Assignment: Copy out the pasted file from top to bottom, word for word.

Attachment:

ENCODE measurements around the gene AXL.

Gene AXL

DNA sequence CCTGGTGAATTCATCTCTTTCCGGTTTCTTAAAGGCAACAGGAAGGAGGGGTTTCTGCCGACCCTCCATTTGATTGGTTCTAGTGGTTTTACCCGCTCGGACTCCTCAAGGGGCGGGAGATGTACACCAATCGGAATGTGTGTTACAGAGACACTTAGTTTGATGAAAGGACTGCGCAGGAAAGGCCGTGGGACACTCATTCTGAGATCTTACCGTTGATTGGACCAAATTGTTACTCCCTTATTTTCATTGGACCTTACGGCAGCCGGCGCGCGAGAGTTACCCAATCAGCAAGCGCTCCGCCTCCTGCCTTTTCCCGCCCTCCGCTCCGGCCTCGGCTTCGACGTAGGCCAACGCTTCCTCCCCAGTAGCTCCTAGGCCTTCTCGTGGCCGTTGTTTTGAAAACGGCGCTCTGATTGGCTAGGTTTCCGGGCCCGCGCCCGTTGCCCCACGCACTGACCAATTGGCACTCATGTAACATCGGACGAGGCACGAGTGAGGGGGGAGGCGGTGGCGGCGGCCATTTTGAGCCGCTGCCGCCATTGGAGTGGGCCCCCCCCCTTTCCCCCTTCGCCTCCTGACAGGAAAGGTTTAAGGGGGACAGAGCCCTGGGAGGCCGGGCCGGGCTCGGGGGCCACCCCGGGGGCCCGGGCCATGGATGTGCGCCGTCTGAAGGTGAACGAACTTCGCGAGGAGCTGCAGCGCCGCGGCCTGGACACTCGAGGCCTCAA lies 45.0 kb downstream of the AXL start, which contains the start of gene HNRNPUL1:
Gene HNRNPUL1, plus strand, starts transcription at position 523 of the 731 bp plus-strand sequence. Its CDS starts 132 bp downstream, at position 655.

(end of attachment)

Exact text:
ENCODE measurements around the gene AXL.

Gene AXL

DNA sequence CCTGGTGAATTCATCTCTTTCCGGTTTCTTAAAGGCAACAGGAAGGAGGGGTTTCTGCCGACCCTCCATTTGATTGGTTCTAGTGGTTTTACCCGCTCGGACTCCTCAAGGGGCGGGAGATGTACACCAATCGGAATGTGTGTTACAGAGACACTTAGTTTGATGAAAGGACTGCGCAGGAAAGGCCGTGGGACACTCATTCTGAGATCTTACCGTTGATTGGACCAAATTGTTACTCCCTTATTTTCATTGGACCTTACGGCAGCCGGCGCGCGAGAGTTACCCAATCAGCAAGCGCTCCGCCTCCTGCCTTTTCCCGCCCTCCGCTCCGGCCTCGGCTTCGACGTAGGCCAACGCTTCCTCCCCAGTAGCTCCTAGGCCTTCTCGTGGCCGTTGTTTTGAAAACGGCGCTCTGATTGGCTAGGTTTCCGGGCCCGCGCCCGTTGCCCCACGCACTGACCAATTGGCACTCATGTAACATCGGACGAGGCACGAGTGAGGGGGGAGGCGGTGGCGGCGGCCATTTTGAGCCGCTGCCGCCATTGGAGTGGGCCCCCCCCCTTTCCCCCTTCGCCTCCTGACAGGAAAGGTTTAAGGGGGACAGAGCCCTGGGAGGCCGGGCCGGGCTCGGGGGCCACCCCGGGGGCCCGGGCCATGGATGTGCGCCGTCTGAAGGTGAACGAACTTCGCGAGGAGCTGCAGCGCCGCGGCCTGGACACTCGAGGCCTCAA lies 45.0 kb downstream of the AXL start, which contains the start of gene HNRNPUL1:
Gene HNRNPUL1, plus strand, starts transcription at position 523 of the 731 bp plus-strand sequence. Its CDS starts 132 bp downstream, at position 655.